Covid: WHO warns Europe once again at epicentre of pandemic
Europe is once again “at the epicentre” of the Covid pandemic, the World Health Organization (WHO) has warned, as cases soar across the continent, BBC reported.
At a press conference WHO Europe head Hans Kluge said the continent could see half a million more deaths by February.
He blamed insufficient vaccine take-up for the rise.
“We must change our tactics, from reacting to surges of Covid-19 to preventing them from happening in the first place,” he said.
The rate of vaccination has slowed across the continent in recent months. While some 80% of people in Spain are double jabbed, in Germany it is as low as 66% – and far lower in some Eastern European countries. Only 32% of Russians were fully vaccinated by October 2021.
Mr Kluge also blamed a relaxation of public health measures for rising infections in the WHO’s European region, which covers 53 countries including parts of Central Asia. So far the WHO has recorded 1.4 million deathsacross the region.
The WHO’s technical lead on Covid-19, Maria Van Kerkhove, said over the past four weeks cases across Europe had soared over 55%, despite an “ample supply of vaccines and tools”, and colleague Dr Mike Ryan said Europe’s experience was a “warning shot for the world”.
It came as Germany recorded more than 37,000 daily Covid cases on Friday, a record high for the second day running. The incidence rate per 100,000 people is now higher than it was in April, at 169,9, but well below the level in the UK.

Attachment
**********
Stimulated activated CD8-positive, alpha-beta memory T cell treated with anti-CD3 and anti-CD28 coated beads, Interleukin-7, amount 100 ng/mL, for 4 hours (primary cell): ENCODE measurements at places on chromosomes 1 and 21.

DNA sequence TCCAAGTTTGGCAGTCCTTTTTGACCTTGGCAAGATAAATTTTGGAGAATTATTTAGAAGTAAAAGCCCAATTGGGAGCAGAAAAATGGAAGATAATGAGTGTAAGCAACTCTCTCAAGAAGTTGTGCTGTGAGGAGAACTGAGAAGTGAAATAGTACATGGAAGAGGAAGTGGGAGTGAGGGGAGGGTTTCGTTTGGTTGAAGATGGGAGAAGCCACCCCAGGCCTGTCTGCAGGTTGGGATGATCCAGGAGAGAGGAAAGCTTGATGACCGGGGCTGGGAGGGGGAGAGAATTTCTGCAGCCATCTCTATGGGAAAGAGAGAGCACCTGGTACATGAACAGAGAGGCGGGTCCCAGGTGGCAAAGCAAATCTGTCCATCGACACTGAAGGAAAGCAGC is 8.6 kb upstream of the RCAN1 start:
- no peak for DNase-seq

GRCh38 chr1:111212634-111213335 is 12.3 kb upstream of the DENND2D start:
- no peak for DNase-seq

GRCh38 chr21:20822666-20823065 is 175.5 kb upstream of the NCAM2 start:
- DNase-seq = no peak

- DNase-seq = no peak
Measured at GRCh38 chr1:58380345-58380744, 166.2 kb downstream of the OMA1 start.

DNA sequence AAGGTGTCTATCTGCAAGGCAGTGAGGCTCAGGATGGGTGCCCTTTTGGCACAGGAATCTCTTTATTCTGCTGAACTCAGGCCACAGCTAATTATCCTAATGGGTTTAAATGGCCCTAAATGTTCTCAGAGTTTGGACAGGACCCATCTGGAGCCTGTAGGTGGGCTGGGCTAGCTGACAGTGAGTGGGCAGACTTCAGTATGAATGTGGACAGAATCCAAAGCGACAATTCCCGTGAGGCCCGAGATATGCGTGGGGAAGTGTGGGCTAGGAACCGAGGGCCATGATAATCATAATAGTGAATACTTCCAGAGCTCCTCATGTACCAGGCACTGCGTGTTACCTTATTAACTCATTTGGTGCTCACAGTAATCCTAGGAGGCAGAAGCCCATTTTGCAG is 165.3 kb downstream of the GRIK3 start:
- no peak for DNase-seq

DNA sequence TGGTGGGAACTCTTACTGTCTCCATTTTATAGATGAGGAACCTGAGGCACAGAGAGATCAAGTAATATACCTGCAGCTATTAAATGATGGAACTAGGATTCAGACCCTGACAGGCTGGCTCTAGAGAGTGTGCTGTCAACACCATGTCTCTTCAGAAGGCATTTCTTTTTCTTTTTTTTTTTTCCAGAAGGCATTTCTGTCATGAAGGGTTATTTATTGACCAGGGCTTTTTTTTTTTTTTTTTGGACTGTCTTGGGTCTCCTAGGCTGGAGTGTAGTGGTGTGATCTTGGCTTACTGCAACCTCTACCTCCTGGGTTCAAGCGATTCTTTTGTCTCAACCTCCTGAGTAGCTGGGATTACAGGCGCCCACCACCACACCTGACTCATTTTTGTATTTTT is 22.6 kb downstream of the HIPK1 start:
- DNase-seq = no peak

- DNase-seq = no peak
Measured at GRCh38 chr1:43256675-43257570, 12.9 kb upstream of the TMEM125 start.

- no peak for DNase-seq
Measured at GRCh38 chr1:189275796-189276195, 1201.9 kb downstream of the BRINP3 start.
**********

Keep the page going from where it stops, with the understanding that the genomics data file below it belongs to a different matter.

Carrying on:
German public health officials are worried that a fourth wave of infection could lead to a large number of deaths and pressure on the health system. In the past 24 hours 154 deaths have been recorded, up from 121 a week ago.
Lothar Wieler of Germany’s RKI institute spoke on Thursday of terrifying numbers. “If we don’t take counter-measures now, this fourth wave will bring yet more suffering,” he said. Among the many Germans who have not been vaccinated are more than three million over-60s, seen at particular risk.
But as Hans Kluge pointed out, the surge in cases is not confined to Germany.
The most dramatic rises in fatalities have been in the past week in Russia, where more than 8,100 deaths were recorded, and Ukraine, with 3,800 deaths. Both countries have very low rates of vaccination and Ukraine announced a record 27,377 new cases in the past 24 hours.